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Linda Linda Linda
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by Jay Seaver

"Cute cute cute."
5 stars

My insides clenched up a little at the painfully earnest scene that opens "Linda Linda Linda": A teenage girl, speaking into a video camera, saying how IMPORTANT this time is and how they'll never leave it behind. It can make a body gag. The good news is that she's not a part of the group we follow for the rest of the movie; even if they feel the weight of what their last school festival means, they're to busy trying to prepare for it reflect.

These girls are in a band, or at least, they're trying to be. The trouble is that as we join them, the band is falling apart: Moe (Shione Yukawa), their guitarist, has broken a finger playing volleyball, which has somehow precipitated a fight between singer/songwriter Rinko (Takayo Miomura) and keyboard player Kei (Yu Kashii), the two who started the band. Rinko quits, leaving Kei, drummer Kyoko (Aki Maeda) and bass player Nozomi (Shiori Sekine) shorthanded. They tell their teacher that they want to keep their slot on stage - instead of playing original materials, they'll play songs by the Blue Hearts - but Kei doesn't think she can sing and play guitar at the same time. Deciding that the next person they see will be their singer, they wind up asking Son (Bae Doo-na), a Korean exchange student who can barely speak Japanese, let alone sing it.

But they get better. In fact, one of the real joys of Linda Linda Linda is that even with just a couple weeks to go, these girls get better not because some adult or male mentor takes them under their wing, but because they practice their hearts out. They sneak around the school so that they can use the pop music club's room after hours, they take a bus to the studio where Kei's old boyfriend works, and they meet up at each other's homes to try and quietly practice rock & roll, giggling at the silliness of the idea. They practice so much that they clearly don't have time to sleep, and that time is not glossed over with montage; we watch them play the better part of a whole song at several points during the movie, each time better than the last.

Of course, the film is not just about the mechanics of becoming a better musician; it's about making friends and maybe not worrying so much about high school. There's a bit of a girl-power vibe, in that none of the girls' stories focus on getting a boy to notice them - indeed, when that happens, the movie hilariously turns that situation on its head. It's also a question of making the right friends - we're given to understand that Kei and Rinko had an extremely combustible love-hate relationship, but this group seems much more mutually supportive.

Though the film is structured as an ensemble piece, Bae Doo-na's fish out of water has the most to work with and makes the most of it. She's taller than most of her Japanese co-stars (viewers may recognize her as the aunt in The Host, where she's playing closer to her actual age), and when we first see her she's this awkward, gangly thing with her mouth clamped tightly shut lest she sound like a fool. Her awkwardness makes for some very funny scenes, such as when she goes to a karaoke cafe, hoping to practice her singing, and simply cannot understand why she has to order a drink; what's one got to do with the other? It's an amusing performance, but almost seems to be about taking shots at Koreans until one great scene where she steps onto the empty auditorium's stage alone and pretends to introduce her bandmates. The Japanese subtitles on the print indicate she's speaking her native language (it'll be interesting to see how the DVD handles this), and she seems a completely different person - the audience realizes that there's a good chance that back home, she's probably considered pretty, smart, funny, and popular, not some goony misfit. Suddenly, all the scenes where Ms. Bae seemed to be playing stupid come across as her being terribly lonely.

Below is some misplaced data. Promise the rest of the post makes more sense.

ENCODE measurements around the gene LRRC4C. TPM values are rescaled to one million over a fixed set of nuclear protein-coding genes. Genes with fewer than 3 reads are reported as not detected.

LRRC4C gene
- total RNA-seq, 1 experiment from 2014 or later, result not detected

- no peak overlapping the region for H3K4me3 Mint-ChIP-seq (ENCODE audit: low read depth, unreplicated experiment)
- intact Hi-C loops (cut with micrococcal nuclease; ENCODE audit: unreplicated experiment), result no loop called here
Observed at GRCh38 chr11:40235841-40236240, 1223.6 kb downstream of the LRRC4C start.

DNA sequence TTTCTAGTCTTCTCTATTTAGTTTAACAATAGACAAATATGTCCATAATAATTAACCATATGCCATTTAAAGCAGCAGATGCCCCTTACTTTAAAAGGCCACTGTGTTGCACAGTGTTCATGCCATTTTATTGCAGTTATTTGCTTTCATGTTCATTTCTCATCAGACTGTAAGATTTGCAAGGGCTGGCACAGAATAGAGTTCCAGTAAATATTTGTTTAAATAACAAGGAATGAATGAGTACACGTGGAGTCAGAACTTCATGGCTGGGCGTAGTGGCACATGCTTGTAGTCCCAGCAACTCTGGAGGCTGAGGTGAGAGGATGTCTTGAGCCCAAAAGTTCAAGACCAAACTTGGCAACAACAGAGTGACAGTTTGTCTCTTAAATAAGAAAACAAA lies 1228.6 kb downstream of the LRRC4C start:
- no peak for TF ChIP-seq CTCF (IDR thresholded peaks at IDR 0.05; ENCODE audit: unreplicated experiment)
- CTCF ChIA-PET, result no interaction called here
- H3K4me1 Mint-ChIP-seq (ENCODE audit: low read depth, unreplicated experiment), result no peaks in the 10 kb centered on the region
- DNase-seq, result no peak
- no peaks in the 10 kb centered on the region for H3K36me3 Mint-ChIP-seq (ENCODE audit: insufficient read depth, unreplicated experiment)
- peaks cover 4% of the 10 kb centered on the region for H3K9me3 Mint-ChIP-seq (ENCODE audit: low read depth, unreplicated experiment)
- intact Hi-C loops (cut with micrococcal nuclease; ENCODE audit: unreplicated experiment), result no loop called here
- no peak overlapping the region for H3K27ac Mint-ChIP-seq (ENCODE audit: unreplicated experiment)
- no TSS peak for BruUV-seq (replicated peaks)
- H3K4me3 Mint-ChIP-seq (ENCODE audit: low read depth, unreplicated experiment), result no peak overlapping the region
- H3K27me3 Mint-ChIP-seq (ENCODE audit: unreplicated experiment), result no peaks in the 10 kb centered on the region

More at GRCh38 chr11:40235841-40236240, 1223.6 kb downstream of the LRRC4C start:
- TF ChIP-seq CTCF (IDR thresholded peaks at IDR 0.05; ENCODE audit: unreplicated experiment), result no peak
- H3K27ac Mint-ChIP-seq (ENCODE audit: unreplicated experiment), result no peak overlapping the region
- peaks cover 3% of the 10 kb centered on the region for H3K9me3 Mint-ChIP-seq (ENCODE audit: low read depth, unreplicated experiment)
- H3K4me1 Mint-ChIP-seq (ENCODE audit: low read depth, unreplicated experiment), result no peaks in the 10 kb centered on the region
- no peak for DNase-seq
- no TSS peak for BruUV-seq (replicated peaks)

Bae grabs the movie so strongly that the other characters seem a little sidelined. We spend a fair amount of time with Yu Kashii's Kei, and in way the movie is as much about her learning to be a part of a team, rather than trying to control the situation, as it is about Son making friends, but she never gets a scene where she can bowl the audience over. Aki Maeda is tremendously likable as the glue that holds the band together, but Shiori Sekine gets somewhat sidelined as Nozomi - she's described as shy, and really does stay in the background.

Occasional teen-with-video-camera moments aside, director Nobuhiro Yamashita and his co-writers keep the movie fun by never going overboard on the importance of the moment. Indeed, they mock that attitude without being smugly subversive, such as when Rinko asks if she can leave as her teacher starts to talk about what festival meant when he was a lad. Even for someone who knows at little about Japanese pop music as I do, the Blue Hearts seem like a good choice for the soundtrack; they're apparently Japan's equivalent of The Clash, and their music is upbeat and full of energy.

I notice that this is being distributed in the U.S. by Viz Pictures, and it's too bad that they haven't been able to get any of their movies any sort of notable theatrical release yet; between this, "Kamikaze Girls", "Train Man", and the forthcoming "The Taste of Tea", they haven't picked a loser yet.

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originally posted: 01/16/07 08:22:03
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OFFICIAL SELECTION: 2005 Vancouver Film Festival For more in the 2005 Vancouver Film Festival series, click here.
OFFICIAL SELECTION: 2006 Seattle Film Festival For more in the 2006 Seattle Film Festival series, click here.

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